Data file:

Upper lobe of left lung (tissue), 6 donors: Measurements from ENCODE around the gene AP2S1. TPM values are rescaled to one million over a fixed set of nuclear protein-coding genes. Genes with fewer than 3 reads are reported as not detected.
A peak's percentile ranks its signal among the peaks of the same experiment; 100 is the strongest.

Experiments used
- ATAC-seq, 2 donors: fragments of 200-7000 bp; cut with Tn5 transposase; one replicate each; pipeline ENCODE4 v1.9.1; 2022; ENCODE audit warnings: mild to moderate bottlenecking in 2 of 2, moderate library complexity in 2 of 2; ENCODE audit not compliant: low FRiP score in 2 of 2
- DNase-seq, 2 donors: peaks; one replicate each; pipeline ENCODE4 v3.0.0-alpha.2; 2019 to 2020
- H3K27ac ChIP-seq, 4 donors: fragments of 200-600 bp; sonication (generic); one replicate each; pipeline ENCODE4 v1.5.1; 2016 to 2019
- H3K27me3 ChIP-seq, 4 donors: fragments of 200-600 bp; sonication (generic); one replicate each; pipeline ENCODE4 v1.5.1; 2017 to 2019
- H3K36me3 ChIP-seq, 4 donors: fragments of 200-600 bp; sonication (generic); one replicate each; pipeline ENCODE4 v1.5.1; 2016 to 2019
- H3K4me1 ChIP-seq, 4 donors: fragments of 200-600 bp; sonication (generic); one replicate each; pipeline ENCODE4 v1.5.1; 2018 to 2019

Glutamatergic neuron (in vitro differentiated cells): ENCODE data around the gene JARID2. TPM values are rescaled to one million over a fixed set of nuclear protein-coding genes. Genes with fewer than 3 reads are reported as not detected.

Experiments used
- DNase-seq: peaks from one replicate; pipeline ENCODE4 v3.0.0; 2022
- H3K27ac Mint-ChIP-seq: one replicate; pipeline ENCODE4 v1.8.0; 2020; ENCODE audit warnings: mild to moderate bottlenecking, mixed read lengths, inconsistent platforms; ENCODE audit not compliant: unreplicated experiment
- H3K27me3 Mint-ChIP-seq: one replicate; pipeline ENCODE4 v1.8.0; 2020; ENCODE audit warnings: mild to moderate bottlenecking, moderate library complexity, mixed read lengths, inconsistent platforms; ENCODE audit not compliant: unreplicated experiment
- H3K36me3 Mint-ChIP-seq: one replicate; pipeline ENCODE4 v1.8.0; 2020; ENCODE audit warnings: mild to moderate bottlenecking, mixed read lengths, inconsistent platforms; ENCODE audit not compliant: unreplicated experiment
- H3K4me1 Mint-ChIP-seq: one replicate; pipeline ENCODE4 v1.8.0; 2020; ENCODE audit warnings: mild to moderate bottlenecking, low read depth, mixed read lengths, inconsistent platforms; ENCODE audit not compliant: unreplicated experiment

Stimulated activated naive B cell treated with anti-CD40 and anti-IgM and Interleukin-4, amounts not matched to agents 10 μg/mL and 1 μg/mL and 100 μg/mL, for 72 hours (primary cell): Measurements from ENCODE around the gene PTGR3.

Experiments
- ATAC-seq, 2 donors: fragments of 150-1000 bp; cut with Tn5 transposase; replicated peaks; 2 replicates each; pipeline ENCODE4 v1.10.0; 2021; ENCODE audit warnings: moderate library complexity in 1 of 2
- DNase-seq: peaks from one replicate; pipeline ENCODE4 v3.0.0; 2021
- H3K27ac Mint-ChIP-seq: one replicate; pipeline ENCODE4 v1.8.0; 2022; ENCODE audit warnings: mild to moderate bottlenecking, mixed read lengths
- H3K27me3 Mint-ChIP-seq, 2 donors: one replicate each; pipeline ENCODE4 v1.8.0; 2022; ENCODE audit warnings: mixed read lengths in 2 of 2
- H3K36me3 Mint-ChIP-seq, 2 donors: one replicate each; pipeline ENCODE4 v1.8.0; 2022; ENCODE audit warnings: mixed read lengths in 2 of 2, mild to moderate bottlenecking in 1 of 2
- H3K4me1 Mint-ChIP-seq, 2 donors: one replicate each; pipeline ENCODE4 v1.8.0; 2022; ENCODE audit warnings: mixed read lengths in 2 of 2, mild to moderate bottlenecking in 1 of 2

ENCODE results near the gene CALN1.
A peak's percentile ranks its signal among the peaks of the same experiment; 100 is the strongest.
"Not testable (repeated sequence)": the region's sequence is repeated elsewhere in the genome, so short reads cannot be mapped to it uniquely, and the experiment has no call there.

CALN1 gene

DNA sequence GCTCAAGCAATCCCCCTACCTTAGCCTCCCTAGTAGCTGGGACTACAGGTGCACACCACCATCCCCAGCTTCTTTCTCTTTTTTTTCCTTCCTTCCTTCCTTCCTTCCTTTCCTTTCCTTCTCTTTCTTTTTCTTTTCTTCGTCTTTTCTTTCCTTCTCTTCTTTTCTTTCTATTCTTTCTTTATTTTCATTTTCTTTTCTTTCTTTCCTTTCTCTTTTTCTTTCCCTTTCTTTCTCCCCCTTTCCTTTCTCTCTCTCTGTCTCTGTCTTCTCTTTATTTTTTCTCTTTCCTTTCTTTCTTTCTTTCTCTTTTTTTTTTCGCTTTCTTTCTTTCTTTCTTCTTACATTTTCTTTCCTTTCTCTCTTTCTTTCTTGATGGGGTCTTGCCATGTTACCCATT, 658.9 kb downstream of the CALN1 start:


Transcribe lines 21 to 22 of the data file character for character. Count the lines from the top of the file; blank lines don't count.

- H3K27ac Mint-ChIP-seq: one replicate; pipeline ENCODE4 v1.8.0; 2022; ENCODE audit warnings: mild to moderate bottlenecking, mixed read lengths
- H3K27me3 Mint-ChIP-seq, 2 donors: one replicate each; pipeline ENCODE4 v1.8.0; 2022; ENCODE audit warnings: mixed read lengths in 2 of 2